For anyone suffering from rheumatoid arthritis, the news that Pfizer's new arthritis drug, tofacitinib, is nearing Food and Drug Administration (FDA) approval, is no doubt uplifting. On May 9, an FDA advisory committee announced that it supported the approval of the arthritis pill, which would represent the first pill to be able to potentially battle the debilitating effects of rheumatoid arthritis by contrast, the drugs available currently focus on simply numbing the pain. The potential of this drug is huge: if approved, patients would jump on the opportunity to treat their condition in a noninvasive manner, leading industry experts to estimate that tofacitinib could generate more than $1 billion in revenue by 2015.

Unfortunately, this recommendation doesn't bode well for medtech manufacturers. Because there aren't many great noninvasive options for treating rheumatoid arthritis, patients with this condition commonly resort to using medical devices to treat their pain. For example, arthroplasty and arthrodesis (which involve devices such as reconstructive joint implants and bone graft substitutes) are common treatments for pain in the joints, while spinal implants can be used to treat rheumatoid arthritis in the facet joints and intervertebral discs. If the potential for this drug is as big as the hype suggests, the effect on these markets would be notable and if approved, strong adoption of this drug would no doubt be supported by the fact that it has a company as big as Pfizer pushing it.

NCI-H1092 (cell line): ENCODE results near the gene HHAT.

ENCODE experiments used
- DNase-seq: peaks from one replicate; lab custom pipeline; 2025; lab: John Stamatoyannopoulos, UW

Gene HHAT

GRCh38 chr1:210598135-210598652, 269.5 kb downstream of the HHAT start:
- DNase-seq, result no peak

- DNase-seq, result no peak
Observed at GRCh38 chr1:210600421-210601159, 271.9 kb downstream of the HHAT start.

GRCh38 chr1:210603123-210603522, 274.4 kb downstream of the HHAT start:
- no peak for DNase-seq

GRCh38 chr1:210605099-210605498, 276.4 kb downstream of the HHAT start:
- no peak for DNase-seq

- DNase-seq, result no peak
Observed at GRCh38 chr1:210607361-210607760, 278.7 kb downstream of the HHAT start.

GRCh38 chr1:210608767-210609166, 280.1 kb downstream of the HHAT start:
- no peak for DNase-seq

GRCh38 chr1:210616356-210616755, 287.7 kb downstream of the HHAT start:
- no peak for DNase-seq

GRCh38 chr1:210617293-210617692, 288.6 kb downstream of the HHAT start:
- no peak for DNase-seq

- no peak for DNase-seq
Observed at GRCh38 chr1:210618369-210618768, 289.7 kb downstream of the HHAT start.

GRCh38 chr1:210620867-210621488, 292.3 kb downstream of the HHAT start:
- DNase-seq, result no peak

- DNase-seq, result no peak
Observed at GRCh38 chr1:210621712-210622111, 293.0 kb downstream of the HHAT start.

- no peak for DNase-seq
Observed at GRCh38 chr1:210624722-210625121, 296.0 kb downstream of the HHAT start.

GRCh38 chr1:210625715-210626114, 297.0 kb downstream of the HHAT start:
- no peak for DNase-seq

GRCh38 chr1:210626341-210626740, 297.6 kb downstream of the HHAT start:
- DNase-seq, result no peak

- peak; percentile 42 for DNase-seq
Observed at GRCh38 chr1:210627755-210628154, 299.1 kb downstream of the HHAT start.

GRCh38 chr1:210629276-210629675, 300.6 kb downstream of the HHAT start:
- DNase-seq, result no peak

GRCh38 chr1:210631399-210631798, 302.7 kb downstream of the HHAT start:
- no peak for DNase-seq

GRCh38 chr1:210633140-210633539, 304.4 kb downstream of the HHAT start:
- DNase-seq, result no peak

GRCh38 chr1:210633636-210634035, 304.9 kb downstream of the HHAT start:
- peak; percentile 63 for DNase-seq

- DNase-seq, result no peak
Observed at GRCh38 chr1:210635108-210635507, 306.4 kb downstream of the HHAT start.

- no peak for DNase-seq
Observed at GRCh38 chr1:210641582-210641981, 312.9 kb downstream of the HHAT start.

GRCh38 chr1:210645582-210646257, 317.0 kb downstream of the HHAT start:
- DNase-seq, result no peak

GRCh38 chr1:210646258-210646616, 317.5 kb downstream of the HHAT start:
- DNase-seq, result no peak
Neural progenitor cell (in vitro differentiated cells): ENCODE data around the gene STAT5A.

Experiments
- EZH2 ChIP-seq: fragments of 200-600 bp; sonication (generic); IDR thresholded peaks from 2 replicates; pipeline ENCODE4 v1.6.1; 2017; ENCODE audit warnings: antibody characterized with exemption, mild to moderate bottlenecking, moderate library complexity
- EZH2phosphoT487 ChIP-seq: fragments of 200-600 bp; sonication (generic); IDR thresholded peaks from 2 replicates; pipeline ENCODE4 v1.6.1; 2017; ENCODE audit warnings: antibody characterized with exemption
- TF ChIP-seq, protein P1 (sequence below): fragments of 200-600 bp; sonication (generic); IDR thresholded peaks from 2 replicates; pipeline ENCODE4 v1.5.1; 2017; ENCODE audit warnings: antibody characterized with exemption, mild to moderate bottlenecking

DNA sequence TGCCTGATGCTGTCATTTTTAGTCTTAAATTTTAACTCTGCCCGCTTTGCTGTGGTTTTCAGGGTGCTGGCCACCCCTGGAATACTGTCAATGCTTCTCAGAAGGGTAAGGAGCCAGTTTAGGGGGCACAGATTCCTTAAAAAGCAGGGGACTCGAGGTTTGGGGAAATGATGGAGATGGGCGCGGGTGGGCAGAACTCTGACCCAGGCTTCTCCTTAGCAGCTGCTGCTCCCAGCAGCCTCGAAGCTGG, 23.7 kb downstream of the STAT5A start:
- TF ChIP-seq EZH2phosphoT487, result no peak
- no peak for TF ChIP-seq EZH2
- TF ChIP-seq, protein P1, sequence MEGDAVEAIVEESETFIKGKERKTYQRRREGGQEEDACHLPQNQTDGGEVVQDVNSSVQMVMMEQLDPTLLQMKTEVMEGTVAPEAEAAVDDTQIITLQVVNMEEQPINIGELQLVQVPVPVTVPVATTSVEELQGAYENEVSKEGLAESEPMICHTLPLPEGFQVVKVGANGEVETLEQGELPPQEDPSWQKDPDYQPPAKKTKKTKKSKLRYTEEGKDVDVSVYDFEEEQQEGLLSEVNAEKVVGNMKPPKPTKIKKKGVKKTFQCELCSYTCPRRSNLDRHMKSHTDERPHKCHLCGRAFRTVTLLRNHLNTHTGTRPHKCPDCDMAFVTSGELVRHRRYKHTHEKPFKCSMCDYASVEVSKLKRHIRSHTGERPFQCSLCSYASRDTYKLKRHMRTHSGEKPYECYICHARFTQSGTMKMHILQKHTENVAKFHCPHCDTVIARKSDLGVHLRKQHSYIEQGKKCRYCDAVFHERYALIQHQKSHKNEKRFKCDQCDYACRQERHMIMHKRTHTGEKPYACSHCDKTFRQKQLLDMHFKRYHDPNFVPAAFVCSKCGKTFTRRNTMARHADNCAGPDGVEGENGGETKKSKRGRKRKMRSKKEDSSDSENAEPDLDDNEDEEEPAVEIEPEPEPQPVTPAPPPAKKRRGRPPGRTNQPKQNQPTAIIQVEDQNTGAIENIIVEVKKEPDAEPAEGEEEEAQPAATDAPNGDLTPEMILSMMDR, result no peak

But not all is decided yet the FDA could still deny approval for tofacitinib and put a wrinkle in Pfizer's plans. However, it's looking more and more like orthopedic device companies are going to have to gear themselves up for more competition from pharmaceuticals in this area in the near future: aside from Pfizer, other companies such as Eli Lilly, Incyte, AstraZeneca, and Rigel are all in the process of developing new medications to treat this condition.

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